Within a few years, synthetic biology has evolved from being a new player in the molecular biology and biotech arena to being a front-row contender with multiple industrial advances and large amounts of investor money.
There have been a number of definitions of synthetic biology, also known as synbio. Generally, it involves redesigning genetic systems or cells. Although there were some earlier uses of synthetic biology, the field really took off after the sequencing of the human genome in 2003. An early proponent of applying engineering principles to molecular biology in this way was Craig Venter, an American researcher and entrepreneur who created one of the first artificial chromosomes of a virus in 2003 and the first synthetic bacterial genome in 2008.
Since then, the field has advanced quickly thanks to convergent developments such as reductions in the cost of next-generation sequencing. Academic competitions such as iGEM — the International Genetically Engineered Machine competition, which began in 2003, have also helped to raise awareness of synthetic biology and to attract young pioneers to the field.
Evolution of an industry
Paul Freemont, a professor at Imperial College London, is a senior figure in synthetic biology in the UK as a founder of the university’s Centre for Synthetic Biology and the synbio accelerator SynbiCITE.
He believes an early stumbling block was how to define synthetic biology. “I used to go to meetings and the whole meeting would be around defining what synthetic biology is. The name doesn’t help, I think.”
According to Freemont, using a design, build, test, learn cycle has helped synthetic biology get to where it is today. “This is now building design into the whole process. Up until that point, people weren’t designing systems in a systemic nature, so that differentiated it.”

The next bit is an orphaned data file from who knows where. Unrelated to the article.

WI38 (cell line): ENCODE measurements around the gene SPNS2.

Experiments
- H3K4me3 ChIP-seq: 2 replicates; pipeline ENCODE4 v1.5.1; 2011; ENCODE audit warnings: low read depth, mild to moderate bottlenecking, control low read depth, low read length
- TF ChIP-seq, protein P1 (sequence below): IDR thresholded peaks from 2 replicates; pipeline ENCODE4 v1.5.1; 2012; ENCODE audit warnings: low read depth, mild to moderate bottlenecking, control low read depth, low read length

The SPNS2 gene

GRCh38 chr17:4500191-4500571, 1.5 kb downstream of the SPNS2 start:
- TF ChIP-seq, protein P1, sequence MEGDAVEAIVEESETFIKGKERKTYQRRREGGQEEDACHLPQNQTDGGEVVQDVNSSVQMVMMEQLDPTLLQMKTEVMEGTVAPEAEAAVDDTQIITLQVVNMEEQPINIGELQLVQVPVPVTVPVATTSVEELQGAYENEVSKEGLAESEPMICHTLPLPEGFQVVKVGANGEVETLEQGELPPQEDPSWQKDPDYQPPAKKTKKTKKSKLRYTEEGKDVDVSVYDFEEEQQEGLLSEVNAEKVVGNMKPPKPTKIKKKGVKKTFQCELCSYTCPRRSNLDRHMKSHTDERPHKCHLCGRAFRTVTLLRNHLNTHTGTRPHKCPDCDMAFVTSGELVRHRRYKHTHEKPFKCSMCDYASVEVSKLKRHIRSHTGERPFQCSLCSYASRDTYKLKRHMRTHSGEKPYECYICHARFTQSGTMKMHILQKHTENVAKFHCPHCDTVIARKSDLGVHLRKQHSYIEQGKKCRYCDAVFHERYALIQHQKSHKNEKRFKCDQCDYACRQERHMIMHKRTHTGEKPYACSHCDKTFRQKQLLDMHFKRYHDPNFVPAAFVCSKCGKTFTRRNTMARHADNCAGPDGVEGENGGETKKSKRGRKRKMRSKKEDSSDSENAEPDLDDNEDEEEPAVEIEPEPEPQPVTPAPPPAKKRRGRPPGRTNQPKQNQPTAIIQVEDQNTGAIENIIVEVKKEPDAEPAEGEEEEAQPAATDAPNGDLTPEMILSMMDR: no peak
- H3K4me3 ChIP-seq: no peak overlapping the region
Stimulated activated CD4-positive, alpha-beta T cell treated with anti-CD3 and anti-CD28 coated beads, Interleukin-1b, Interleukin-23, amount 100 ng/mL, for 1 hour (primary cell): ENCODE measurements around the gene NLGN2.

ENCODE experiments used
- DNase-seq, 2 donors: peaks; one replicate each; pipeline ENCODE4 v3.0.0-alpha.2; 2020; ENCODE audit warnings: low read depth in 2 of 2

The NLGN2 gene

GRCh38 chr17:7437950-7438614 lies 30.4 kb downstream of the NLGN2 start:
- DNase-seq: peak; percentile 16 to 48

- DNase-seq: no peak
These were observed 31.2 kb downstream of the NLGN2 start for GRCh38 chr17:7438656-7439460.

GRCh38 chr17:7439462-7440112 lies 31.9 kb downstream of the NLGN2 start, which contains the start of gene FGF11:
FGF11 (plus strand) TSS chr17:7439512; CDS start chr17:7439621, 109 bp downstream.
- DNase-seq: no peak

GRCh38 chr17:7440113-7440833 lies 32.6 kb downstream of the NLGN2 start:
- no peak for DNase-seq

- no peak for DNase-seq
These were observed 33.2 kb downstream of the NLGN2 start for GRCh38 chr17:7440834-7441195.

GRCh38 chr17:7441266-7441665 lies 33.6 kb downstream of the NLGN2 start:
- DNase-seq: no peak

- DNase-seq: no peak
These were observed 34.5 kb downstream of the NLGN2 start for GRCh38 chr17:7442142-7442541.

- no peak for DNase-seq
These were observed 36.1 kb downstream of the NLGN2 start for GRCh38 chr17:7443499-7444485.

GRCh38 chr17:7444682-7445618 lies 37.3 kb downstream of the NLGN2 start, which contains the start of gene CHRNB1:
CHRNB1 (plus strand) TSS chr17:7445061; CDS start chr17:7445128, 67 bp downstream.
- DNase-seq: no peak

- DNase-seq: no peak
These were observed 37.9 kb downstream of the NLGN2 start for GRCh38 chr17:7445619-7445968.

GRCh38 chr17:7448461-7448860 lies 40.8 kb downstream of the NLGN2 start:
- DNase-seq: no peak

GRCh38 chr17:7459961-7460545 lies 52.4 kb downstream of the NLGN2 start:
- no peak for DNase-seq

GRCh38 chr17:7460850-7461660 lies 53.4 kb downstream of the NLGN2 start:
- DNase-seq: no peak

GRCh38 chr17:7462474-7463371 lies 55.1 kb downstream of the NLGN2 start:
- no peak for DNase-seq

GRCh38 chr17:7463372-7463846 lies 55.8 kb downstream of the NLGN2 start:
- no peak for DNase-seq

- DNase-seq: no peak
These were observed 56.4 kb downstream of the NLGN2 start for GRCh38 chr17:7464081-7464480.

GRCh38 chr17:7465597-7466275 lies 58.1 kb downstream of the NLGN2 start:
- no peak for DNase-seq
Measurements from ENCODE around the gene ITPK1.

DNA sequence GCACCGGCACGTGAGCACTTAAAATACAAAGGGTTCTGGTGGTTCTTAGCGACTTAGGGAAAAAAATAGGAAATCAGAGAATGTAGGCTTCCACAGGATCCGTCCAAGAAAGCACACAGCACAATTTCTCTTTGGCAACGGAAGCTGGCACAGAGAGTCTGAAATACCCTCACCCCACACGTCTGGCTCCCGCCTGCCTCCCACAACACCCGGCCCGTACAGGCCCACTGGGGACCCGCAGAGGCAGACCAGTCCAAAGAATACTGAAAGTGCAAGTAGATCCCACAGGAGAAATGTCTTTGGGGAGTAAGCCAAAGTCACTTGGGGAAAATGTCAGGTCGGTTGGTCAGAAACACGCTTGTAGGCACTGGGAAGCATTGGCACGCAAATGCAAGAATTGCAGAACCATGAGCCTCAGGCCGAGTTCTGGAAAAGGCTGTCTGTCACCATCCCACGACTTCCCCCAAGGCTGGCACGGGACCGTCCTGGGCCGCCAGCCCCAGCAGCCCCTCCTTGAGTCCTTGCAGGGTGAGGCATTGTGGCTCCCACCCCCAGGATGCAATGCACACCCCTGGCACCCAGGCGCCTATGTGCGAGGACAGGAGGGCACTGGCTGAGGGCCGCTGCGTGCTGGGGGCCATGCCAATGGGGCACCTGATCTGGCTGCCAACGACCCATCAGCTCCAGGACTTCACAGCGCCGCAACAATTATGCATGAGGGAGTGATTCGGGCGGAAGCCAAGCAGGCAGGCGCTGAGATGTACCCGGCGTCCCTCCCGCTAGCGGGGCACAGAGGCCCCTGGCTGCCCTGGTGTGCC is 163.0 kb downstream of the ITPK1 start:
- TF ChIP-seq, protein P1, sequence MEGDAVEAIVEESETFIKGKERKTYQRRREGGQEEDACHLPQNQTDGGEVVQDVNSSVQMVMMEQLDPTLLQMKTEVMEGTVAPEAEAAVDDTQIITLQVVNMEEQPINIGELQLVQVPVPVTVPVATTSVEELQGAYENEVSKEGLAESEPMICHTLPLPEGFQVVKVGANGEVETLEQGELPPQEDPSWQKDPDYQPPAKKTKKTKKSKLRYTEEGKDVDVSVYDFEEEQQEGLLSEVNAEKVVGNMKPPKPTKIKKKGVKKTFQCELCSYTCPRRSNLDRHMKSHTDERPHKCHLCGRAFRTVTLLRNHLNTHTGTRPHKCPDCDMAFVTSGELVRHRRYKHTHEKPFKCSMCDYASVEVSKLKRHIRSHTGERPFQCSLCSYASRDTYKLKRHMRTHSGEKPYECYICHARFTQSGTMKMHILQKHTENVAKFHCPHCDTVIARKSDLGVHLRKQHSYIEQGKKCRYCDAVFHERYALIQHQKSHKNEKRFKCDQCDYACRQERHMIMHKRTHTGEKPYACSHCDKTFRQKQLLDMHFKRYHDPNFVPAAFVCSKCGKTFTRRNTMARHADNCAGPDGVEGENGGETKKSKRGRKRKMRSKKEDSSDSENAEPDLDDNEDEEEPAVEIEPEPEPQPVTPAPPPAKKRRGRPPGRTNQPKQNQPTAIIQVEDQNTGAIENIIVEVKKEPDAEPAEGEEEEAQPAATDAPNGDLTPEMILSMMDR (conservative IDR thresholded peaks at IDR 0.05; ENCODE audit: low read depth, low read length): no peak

Commercial director of UK-based SynbiCITE, John Collins, thinks the advances in supercomputers and the broad availability of such technology have also contributed.
“The development of our computer technology and ways in which we can manipulate data and model and simulate it has come on eons… In the last 15 years, we’ve gone from not really being able to describe biology in very much detail, to a point where we can actually look at the human genome and start to manipulate the data so we can understand how we can edit it.”
John Cumbers, founder of the international synthetic biology network SynBioBeta, believes that the influx of engineers and computer scientists into the field of biology has a lot to do with the speed of development and changes seen over the last 10 years.
“For decades, biologists have been content with poor reproducibility. A new cadre of engineers is coming into the field of biology with the goal of making it easier to engineer life. They’re having a big impact, with strain engineering companies like Ginkgo and Zymergen applying cutting-edge tools to make more reliable organisms, and automation companies such as Labcyte and Berkeley Lights creating brand new platforms that allow for much better reproducibility. It is a very exciting time in the field.”
The Covid-19 pandemic in 2020 triggered a wave of investments in the life sciences sector, including in synthetic biology, as emerging technologies such as messenger RNA vaccines captured imaginations. Another noticeable change in the last few years has been advances in non-health applications of synthetic biology such as food and industrial biotechnology.
“Even in the few years I have been working, I have seen a change from purely healthcare-focused applications of synthetic biology to solving problems in industry and consumer products,” explained Thomas Meany, director of London-based synthetic biology startup OpenCell.
For Freemont, the creation and manipulation of functional, synthetic yeast chromosomes has been the highlight of the last few years. “It’s really challenging our concepts about genome organization, big time. And I think that’s extraordinary.”
He believes this research has massive potential for industrial biotech. “You can get yeast strains that grow at 42 degrees, you can get yeast strains that are much more alcohol-tolerant, which could all have bioproduction opportunities.”
In addition to developing new and more useful strains of yeast, synthetic biology is currently being used by a number of companies to create non-health-related products. These include luxury artificial leather; mushroom materials for building; insulation, cloth, and fibers from genetically engineered spider silk; and food ingredients for animal or human consumption.